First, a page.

86

The main reason why I want it is that I want to extend my initialize function.

Something like this:

// main.js

window.onload = init();
function init(){
     doSomething();
}

// extend.js

function extends init(){
    doSomethingHereToo();
}

So I want to extend a function like I extend a class in PHP.

And I would like to extend it from other files too, so for example I have the original init function in main.js and the extended function in extended.js.

94

With a wider view of what you're actually trying to do and the context in which you're doing it, I'm sure we could give you a better answer than the literal answer to your question.

But here's a literal answer:

If you're assigning these functions to some property somewhere, you can wrap the original function and put your replacement on the property instead:

// Original code in main.js
var theProperty = init;

function init(){
     doSomething();
}

// Extending it by replacing and wrapping, in extended.js
theProperty = (function(old) {
    function extendsInit() {
        old();
        doSomething();
    }

    return extendsInit;
})(theProperty);

If your functions aren't already on an object, you'd probably want to put them there to facilitate the above. For instance:

// In main.js
var MyLibrary = (function() {
    var publicSymbols = {};

    publicSymbols.init = init;
    function init() {
    }

    return publicSymbols;
})();

// In extended.js
(function() {
    var oldInit = MyLibrary.init;
    MyLibrary.init = extendedInit;
    function extendedInit() {
        oldInit.apply(MyLibrary); // Use #apply in case `init` uses `this`
        doSomething();
    }
})();

But there are such better ways to do that. Like for instance, providing a means of registering init functions.

// In main.js
var MyLibrary = (function() {
    var publicSymbols = {},
        initfunctions = [];

    publicSymbols.init = init;
    function init() {
        var funcs = initFunctions;

        initFunctions = undefined;

        for (index = 0; index < funcs.length; ++index) {
            try { funcs[index](); } catch (e) { }
        }
    }

    publicSymbols.addInitFunction = addInitFunction;
    function addInitFunction(f) {
        if (initFunctions) {
            // Init hasn't run yet, rememeber it
            initFunctions.push(f);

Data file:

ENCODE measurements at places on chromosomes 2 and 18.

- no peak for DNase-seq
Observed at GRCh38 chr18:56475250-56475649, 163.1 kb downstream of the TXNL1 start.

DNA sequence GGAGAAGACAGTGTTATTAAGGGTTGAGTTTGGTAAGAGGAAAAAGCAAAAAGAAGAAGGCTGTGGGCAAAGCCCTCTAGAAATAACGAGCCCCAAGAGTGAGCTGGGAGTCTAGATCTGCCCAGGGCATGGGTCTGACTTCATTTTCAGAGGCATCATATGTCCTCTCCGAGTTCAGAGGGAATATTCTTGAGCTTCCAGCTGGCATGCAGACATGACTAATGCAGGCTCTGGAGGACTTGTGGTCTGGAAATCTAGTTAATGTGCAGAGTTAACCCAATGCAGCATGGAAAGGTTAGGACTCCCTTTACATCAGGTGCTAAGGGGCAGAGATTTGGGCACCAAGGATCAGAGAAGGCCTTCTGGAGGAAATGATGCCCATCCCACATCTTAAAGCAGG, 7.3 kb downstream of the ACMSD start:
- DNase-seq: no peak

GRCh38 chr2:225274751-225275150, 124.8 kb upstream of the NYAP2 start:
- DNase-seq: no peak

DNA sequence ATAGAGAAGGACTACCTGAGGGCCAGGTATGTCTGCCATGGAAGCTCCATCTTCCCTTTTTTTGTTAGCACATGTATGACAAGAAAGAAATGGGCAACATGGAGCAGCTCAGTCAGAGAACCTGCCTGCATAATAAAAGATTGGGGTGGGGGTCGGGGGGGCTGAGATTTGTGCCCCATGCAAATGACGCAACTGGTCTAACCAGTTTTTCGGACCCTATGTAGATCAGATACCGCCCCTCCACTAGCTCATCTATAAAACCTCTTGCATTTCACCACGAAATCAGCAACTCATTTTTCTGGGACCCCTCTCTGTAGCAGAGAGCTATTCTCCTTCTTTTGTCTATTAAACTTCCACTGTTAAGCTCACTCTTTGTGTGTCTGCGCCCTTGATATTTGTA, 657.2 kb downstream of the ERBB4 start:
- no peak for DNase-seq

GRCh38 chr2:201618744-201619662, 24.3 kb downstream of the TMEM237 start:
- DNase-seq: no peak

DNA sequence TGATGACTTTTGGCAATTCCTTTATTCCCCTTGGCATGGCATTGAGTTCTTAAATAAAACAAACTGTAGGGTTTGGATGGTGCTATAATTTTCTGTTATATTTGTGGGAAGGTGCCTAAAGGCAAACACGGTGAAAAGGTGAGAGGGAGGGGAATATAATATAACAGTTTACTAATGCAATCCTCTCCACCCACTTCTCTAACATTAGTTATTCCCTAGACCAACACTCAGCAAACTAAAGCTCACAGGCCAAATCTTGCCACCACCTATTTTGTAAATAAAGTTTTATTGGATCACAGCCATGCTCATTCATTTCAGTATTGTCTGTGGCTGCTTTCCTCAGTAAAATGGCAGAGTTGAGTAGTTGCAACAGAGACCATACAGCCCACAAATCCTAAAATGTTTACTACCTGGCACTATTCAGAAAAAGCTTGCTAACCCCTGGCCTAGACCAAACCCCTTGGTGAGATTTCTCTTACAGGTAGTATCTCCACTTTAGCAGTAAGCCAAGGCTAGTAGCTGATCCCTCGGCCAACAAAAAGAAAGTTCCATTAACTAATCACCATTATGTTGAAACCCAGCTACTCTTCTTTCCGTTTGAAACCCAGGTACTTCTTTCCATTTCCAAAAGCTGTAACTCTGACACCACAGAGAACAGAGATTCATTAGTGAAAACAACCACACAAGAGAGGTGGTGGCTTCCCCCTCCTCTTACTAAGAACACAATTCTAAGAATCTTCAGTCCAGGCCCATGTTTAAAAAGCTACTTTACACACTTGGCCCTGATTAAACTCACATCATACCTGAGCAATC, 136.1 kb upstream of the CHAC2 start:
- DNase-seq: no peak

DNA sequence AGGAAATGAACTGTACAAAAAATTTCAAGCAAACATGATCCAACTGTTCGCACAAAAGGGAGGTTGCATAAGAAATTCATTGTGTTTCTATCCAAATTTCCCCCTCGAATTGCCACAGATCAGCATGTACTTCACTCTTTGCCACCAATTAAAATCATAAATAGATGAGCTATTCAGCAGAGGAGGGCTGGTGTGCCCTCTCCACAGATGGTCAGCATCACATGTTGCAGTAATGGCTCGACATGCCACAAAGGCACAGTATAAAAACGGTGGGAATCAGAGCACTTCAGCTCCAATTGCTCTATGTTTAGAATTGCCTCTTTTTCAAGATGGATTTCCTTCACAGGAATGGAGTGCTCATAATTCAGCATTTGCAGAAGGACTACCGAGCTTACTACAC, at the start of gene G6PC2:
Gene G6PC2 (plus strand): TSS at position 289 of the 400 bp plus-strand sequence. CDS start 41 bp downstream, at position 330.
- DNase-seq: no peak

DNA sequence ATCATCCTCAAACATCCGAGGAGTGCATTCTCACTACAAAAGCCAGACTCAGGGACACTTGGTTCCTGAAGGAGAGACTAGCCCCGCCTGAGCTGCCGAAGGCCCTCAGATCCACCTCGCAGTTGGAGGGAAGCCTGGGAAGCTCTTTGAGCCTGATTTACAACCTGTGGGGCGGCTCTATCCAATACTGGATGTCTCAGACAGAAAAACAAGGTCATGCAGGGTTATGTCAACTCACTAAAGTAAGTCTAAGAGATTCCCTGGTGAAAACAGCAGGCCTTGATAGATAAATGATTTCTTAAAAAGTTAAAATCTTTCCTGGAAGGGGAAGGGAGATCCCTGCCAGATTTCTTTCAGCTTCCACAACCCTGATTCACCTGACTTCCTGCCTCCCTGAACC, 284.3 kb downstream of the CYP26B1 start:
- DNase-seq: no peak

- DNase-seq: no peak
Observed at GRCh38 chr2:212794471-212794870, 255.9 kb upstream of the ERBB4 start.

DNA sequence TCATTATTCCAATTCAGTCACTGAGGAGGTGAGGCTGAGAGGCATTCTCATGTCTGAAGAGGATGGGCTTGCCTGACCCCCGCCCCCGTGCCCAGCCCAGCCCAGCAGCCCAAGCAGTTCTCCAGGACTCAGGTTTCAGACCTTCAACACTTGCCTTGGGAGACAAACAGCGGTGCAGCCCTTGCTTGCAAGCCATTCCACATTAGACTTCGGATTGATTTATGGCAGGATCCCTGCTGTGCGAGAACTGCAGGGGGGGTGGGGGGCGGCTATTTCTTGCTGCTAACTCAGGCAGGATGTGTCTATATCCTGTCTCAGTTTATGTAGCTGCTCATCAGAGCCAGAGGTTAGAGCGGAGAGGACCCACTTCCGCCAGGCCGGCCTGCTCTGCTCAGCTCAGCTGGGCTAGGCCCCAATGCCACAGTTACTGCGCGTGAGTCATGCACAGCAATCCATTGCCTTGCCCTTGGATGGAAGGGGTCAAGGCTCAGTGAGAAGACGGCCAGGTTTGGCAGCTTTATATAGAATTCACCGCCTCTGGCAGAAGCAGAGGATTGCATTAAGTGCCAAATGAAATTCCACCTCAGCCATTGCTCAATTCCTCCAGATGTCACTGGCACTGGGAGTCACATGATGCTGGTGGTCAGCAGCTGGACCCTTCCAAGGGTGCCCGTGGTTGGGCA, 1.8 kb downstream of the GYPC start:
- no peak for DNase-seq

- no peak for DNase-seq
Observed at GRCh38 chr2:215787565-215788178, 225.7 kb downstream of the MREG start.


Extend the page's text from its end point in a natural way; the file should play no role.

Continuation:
}
        else {
            // `init` has already run, call it almost immediately
            // but *asynchronously* (so the caller never sees the
            // call synchronously)
            setTimeout(f, 0);
        }
    }

    return publicSymbols;
})();

(Much of the above could be written a bit more compactly, but I wanted to use clear names like publicSymbols rather than my usual pubs or anonymous object literal. You can write it a lot more compactly if you want to have anonymous functions, but I don't much care for anonymous functions.)

  • Thanks for a great answer. My problem with the second example is that I might need the result from the function that I am extending. – G. Davids Nov 22 '13 at 10:31
61

There are several ways to go about this, it depends what your purpose is, if you just want to execute the function as well and in the same context, you can use .apply():

function init(){
  doSomething();
}
function myFunc(){
  init.apply(this, arguments);
  doSomethingHereToo();
}

If you want to replace it with a newer init, it'd look like this:

function init(){
  doSomething();
}
//anytime later
var old_init = init;
init = function() {
  old_init.apply(this, arguments);
  doSomethingHereToo();
};
  • 2
    Sometimes you may want the .call method instead of .apply. See this StackOverflow question. – MrDanA Jun 11 '14 at 17:10
  • @Nick, I found your JavaScript example for extending an existing function very useful, but I was curious how this same thing would be done through jQuery? – Sunil Nov 25 '14 at 19:44